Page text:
I had the pleasure of attending two baby showers in the last two weeks. I was really excited to celebrate two more lovely little girls coming into the world. And while I had a blast at both, you know what was going thru my mind as each expectant mother unwrapped another fantastic gift? Look at all this trash we are making!!
All the food was made by friends and family, so there were no huge plastic trays involved. Our friend Kim made the most delicious vegan scones and cupcakes (Shown in the photo above. She is an insanely good vegan baker. Go to her website and have your mind blown, www.cestlavegan.com). We used dishes...yes DISHES and real cups. We bought a few biodegradable, recycled plates and some silverware made of corn. But for the most part we just took home the dishes and washed them.
In lieu of balloons or a lot of decorations, we did the old, "clothesline of baby clothes" and potted flowers that all the guests got to bring home with them. I had a fantastic time, surrounded by whom I consider to be the coolest ladies on the face of the planet. And went home feeling so good about my friends, my new baby, and the low-impact our shower had. So why am I sitting around these other showers, devoting half of my brain to obsessing over the trash bags full of paper, plates and forks that will never biodegrade, and the other half of my brain jealous of how cute everything looks?!
So often I feel like this is a dilemma we are faced with when trying to be good to lady earth: Should it be cute, or conscious? I could wrap this gift in the most adorable paper with baby bunnies on it, surround it in a beautiful bow with matching baby bunnies, and place the entire thing in a gift bag with baby bunnies on it, gently cushioned by mounds of tissue paper...covered in baby bunnies. Or I could stick it on the gift table and cover it with my sweater.
The theme of this blog has always been compromise. So here are some ideas to make your parties adorably green!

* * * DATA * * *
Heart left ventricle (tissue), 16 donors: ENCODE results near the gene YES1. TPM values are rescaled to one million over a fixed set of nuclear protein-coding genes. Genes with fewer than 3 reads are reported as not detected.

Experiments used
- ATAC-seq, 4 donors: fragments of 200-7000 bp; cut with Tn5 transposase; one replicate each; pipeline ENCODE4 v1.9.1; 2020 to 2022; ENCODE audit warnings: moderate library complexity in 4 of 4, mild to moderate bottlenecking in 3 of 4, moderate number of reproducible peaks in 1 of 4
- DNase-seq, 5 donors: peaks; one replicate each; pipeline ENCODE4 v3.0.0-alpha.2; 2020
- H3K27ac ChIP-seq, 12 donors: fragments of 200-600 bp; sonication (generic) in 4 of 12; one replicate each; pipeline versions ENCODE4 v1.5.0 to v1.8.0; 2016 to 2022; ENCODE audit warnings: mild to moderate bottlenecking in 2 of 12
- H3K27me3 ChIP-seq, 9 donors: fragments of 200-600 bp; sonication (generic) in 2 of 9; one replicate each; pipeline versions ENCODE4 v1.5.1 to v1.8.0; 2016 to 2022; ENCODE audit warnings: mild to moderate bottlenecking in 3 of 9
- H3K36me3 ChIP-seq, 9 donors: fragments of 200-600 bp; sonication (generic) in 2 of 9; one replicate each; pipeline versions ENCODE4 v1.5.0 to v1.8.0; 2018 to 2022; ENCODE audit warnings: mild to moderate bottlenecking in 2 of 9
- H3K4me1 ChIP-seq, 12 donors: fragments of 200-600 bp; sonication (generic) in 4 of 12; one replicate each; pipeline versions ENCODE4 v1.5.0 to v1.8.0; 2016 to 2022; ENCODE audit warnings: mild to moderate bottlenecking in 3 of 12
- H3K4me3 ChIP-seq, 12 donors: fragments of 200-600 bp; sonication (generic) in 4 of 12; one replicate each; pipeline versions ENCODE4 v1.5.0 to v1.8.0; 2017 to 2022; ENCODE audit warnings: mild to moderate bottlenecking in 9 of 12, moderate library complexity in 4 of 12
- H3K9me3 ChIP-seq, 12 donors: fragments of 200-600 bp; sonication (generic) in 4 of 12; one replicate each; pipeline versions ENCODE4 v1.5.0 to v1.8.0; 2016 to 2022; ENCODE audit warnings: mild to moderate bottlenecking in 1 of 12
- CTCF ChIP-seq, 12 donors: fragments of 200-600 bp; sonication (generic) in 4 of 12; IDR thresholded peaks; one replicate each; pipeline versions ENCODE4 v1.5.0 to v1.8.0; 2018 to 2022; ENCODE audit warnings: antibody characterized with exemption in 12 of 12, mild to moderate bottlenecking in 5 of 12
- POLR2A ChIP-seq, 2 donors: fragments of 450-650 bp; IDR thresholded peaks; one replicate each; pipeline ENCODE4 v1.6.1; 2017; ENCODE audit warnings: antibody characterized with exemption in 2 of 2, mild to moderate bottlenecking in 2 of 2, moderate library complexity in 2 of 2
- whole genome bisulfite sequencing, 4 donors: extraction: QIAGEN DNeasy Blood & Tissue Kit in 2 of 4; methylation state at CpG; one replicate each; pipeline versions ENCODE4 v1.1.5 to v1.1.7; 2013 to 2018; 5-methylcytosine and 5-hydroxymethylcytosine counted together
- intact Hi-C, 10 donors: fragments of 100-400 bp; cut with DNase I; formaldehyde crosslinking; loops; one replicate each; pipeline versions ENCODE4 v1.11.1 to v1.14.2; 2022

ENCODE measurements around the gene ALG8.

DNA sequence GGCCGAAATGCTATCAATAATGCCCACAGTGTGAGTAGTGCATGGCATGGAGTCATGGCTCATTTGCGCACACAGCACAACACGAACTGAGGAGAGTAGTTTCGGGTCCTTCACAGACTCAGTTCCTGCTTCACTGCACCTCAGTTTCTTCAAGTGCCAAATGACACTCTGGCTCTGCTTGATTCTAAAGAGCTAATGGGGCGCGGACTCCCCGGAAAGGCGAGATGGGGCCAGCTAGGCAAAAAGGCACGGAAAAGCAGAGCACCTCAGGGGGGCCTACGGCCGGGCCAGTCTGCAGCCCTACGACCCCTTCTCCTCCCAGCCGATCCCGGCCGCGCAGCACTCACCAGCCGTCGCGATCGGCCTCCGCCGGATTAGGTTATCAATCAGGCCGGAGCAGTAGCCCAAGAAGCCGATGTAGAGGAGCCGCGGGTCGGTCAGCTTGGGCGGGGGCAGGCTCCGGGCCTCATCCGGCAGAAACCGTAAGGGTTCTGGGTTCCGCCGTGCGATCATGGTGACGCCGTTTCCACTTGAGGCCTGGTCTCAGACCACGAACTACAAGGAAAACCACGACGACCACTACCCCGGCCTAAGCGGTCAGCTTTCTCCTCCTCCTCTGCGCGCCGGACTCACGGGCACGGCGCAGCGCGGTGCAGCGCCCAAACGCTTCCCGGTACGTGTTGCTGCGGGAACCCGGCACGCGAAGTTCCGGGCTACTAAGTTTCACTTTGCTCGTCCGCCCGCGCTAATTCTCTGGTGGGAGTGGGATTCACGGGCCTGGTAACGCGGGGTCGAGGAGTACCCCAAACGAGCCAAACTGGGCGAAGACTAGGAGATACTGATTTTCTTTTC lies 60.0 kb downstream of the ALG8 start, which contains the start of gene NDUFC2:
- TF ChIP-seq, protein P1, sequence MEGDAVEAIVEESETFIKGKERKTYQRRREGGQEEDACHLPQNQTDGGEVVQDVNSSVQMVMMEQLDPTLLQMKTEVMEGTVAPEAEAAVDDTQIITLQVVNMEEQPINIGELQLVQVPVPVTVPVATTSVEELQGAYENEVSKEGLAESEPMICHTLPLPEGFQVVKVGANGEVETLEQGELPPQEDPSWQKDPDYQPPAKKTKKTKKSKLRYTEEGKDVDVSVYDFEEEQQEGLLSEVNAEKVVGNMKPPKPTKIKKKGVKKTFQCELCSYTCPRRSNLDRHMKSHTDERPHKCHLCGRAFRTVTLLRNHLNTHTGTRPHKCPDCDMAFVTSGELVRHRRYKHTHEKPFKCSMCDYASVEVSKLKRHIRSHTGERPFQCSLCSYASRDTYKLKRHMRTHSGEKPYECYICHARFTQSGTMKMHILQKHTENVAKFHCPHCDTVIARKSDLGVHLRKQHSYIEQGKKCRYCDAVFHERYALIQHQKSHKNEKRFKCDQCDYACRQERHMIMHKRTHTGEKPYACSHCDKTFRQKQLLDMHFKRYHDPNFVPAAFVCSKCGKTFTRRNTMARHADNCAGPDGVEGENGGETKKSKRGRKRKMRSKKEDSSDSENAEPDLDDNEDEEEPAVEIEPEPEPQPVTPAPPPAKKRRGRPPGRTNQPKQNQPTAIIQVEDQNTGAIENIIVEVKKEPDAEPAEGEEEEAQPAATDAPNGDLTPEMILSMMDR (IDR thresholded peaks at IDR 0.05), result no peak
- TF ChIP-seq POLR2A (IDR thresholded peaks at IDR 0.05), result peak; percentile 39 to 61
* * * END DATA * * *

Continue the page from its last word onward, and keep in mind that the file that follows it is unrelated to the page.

Always save and re-use gift bags and tissue paper. Wrapping baby gifts in baby blankets turned out to be adorable and you can do it with towels, scarves, etc. I make a homemade reusable wrapping paper out of fabric. Basically, it's just fabric wrapping paper with ribbons attached. Use it forever! Try a reusable shopping bag or left over wall-paper, magazines, newspapers, maps etc. I had a friend once wrap a gift in old headshots. There are "wrap bags" you can use over and over (www.reuseit.com). You can purchase biodegradable seed paper at www.realgoods.com. Your paper will make flowers bloom!
In some cities you can recycle your gift wrap, but the tape must be removed as it is petroleum-based, and basically terrible for the environment.
I'm just going to say it. Let's do some dishes people. Really, let's get zen about it. Use it as a time to meditate and reflect on how great the party was. Or think of it as a way to burn off the calories that you ate. But if you can't be convinced to get dish-pan hands, here are some great disposable products:
Nature Friendly, Solo, Eco Products, Preserve and EATware all make plates, cups and silverware that are either biodegradable, recycled, compostable, or made of sugar.
I'm going to say it again. Let's do some wash people. Cover the tables in REAL tablecloths, and use cloth napkins. This is where I think cute meets conscious head-on. Nothing is lovelier than real tablecloths and napkins. But if you don't want to take the time to get the chocolate out of your great-aunt's lace tablecloth, here are some options:
Seventh Generation, Marcel, and CVS Earth Essentials have either unbleached or recycled disposable paper napkins.
If you can really only manage to do the bare minimum, try this:
Recycle all those plastic cups and plates you are using.
Make sure left-overs go home with people or are put in the fridge so they don't spoil.
Put your used wrapping paper out with the recycling.
And please, please, please, just say no to balloons and those vinyl tablecloths. There is really no redeeming green quality to them.
And let's not forget the power of a great wig...
totally depressing environmental fact:
Plastic cutlery is non-biodegradable, can leach toxic chemicals, and is ubiquitous all over the world. Worldcentric.org estimates 40 billion plastic utensils are used every year in just the United States. The vast majority of these are thrown out after just one use.